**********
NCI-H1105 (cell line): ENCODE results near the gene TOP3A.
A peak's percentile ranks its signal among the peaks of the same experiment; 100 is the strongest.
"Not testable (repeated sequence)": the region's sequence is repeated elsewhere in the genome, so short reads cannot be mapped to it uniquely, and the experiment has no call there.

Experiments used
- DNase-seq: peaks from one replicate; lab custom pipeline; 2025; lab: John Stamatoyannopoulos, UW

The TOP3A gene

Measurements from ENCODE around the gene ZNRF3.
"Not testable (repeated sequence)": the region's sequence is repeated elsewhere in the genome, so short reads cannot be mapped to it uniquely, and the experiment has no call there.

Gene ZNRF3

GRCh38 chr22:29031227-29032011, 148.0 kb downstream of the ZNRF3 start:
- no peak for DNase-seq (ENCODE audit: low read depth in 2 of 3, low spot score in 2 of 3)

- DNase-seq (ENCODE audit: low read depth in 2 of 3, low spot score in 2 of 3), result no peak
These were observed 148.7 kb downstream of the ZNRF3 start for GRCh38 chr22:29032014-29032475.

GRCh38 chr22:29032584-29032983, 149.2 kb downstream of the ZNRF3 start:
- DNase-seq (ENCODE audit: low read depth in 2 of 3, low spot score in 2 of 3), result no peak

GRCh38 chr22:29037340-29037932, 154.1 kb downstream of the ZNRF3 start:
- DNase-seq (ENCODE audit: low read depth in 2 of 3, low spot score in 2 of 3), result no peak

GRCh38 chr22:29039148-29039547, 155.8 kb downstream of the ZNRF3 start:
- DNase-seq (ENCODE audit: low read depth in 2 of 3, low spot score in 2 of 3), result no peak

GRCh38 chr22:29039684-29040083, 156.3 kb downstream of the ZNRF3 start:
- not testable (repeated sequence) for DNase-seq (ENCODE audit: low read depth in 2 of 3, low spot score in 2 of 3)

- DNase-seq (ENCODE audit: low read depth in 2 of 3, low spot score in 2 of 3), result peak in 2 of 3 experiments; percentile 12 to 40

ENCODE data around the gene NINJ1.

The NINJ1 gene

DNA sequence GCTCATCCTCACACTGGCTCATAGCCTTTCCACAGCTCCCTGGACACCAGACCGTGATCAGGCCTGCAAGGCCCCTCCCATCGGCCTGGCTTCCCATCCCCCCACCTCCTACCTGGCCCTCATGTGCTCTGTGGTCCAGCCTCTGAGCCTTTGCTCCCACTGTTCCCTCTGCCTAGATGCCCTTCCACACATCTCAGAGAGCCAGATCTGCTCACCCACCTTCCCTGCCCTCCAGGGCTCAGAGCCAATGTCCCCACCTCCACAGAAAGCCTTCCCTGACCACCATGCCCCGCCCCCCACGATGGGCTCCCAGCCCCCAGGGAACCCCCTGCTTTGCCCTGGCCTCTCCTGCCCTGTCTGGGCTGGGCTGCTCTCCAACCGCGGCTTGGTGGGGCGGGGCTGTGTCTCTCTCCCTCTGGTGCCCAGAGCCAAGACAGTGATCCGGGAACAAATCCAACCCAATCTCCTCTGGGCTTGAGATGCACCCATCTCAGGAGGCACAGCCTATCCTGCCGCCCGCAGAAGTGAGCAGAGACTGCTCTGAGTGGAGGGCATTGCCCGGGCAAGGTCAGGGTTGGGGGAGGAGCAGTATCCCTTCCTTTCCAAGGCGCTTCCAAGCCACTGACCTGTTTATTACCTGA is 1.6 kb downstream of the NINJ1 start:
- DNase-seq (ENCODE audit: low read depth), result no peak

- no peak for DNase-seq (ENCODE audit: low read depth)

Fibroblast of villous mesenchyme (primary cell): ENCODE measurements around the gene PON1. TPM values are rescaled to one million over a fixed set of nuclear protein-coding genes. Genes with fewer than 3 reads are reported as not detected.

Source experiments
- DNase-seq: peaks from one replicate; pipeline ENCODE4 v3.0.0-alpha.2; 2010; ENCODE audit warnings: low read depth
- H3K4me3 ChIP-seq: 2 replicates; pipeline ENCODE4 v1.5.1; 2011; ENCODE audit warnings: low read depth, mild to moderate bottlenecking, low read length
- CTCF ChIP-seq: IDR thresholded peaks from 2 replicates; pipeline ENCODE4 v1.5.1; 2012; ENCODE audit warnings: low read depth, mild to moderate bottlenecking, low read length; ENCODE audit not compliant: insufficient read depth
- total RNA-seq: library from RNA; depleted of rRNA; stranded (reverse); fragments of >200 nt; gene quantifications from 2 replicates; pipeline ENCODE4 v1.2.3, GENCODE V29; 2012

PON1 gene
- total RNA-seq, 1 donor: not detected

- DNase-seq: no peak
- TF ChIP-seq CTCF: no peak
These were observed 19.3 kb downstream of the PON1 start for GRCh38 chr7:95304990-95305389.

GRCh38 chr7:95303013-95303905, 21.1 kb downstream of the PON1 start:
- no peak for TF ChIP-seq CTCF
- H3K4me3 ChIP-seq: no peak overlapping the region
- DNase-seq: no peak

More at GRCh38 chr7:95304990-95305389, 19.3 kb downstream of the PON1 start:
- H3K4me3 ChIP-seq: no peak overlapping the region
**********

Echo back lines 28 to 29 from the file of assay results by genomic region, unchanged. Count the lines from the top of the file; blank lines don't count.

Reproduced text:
Fibroblast of villous mesenchyme (primary cell): ENCODE measurements around the gene PON1. TPM values are rescaled to one million over a fixed set of nuclear protein-coding genes. Genes with fewer than 3 reads are reported as not detected.

Source experiments